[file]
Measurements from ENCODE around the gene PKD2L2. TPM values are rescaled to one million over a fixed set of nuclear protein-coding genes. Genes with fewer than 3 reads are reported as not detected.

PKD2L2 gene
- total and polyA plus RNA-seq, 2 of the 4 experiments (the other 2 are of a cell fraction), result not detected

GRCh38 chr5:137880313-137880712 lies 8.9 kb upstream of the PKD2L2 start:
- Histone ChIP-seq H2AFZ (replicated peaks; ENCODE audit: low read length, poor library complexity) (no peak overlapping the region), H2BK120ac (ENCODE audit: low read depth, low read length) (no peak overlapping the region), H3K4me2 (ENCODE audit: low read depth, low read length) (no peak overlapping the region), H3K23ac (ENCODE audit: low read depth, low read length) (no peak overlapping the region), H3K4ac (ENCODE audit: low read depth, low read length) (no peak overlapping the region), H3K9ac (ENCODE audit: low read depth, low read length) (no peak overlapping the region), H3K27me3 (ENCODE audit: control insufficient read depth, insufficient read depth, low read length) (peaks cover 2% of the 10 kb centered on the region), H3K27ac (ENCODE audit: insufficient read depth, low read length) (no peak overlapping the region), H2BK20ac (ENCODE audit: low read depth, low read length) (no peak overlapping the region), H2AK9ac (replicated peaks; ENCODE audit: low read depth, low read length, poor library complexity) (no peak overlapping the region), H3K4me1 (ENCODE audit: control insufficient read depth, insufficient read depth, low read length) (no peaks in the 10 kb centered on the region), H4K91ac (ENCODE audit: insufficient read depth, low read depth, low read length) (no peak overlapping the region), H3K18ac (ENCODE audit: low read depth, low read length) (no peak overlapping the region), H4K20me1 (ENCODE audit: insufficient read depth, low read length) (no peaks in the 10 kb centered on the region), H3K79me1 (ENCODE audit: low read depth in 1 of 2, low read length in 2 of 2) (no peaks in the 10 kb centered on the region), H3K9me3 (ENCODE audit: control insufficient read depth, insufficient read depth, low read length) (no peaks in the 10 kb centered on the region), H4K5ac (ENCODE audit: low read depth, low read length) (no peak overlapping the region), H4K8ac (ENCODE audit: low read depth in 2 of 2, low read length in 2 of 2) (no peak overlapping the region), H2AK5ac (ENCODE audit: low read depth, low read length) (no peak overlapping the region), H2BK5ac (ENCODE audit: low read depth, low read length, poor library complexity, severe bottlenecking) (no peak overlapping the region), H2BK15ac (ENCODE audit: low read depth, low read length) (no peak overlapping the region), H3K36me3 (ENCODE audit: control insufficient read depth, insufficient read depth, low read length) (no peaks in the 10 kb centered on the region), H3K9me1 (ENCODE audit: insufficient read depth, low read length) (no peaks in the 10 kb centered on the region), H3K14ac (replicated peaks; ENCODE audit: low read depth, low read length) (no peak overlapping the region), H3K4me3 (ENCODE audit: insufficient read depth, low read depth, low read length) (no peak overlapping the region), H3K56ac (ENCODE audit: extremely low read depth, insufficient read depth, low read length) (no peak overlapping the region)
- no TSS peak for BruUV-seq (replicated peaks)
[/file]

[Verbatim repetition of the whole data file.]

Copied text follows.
Measurements from ENCODE around the gene PKD2L2. TPM values are rescaled to one million over a fixed set of nuclear protein-coding genes. Genes with fewer than 3 reads are reported as not detected.

PKD2L2 gene
- total and polyA plus RNA-seq, 2 of the 4 experiments (the other 2 are of a cell fraction), result not detected

GRCh38 chr5:137880313-137880712 lies 8.9 kb upstream of the PKD2L2 start:
- Histone ChIP-seq H2AFZ (replicated peaks; ENCODE audit: low read length, poor library complexity) (no peak overlapping the region), H2BK120ac (ENCODE audit: low read depth, low read length) (no peak overlapping the region), H3K4me2 (ENCODE audit: low read depth, low read length) (no peak overlapping the region), H3K23ac (ENCODE audit: low read depth, low read length) (no peak overlapping the region), H3K4ac (ENCODE audit: low read depth, low read length) (no peak overlapping the region), H3K9ac (ENCODE audit: low read depth, low read length) (no peak overlapping the region), H3K27me3 (ENCODE audit: control insufficient read depth, insufficient read depth, low read length) (peaks cover 2% of the 10 kb centered on the region), H3K27ac (ENCODE audit: insufficient read depth, low read length) (no peak overlapping the region), H2BK20ac (ENCODE audit: low read depth, low read length) (no peak overlapping the region), H2AK9ac (replicated peaks; ENCODE audit: low read depth, low read length, poor library complexity) (no peak overlapping the region), H3K4me1 (ENCODE audit: control insufficient read depth, insufficient read depth, low read length) (no peaks in the 10 kb centered on the region), H4K91ac (ENCODE audit: insufficient read depth, low read depth, low read length) (no peak overlapping the region), H3K18ac (ENCODE audit: low read depth, low read length) (no peak overlapping the region), H4K20me1 (ENCODE audit: insufficient read depth, low read length) (no peaks in the 10 kb centered on the region), H3K79me1 (ENCODE audit: low read depth in 1 of 2, low read length in 2 of 2) (no peaks in the 10 kb centered on the region), H3K9me3 (ENCODE audit: control insufficient read depth, insufficient read depth, low read length) (no peaks in the 10 kb centered on the region), H4K5ac (ENCODE audit: low read depth, low read length) (no peak overlapping the region), H4K8ac (ENCODE audit: low read depth in 2 of 2, low read length in 2 of 2) (no peak overlapping the region), H2AK5ac (ENCODE audit: low read depth, low read length) (no peak overlapping the region), H2BK5ac (ENCODE audit: low read depth, low read length, poor library complexity, severe bottlenecking) (no peak overlapping the region), H2BK15ac (ENCODE audit: low read depth, low read length) (no peak overlapping the region), H3K36me3 (ENCODE audit: control insufficient read depth, insufficient read depth, low read length) (no peaks in the 10 kb centered on the region), H3K9me1 (ENCODE audit: insufficient read depth, low read length) (no peaks in the 10 kb centered on the region), H3K14ac (replicated peaks; ENCODE audit: low read depth, low read length) (no peak overlapping the region), H3K4me3 (ENCODE audit: insufficient read depth, low read depth, low read length) (no peak overlapping the region), H3K56ac (ENCODE audit: extremely low read depth, insufficient read depth, low read length) (no peak overlapping the region)
- no TSS peak for BruUV-seq (replicated peaks)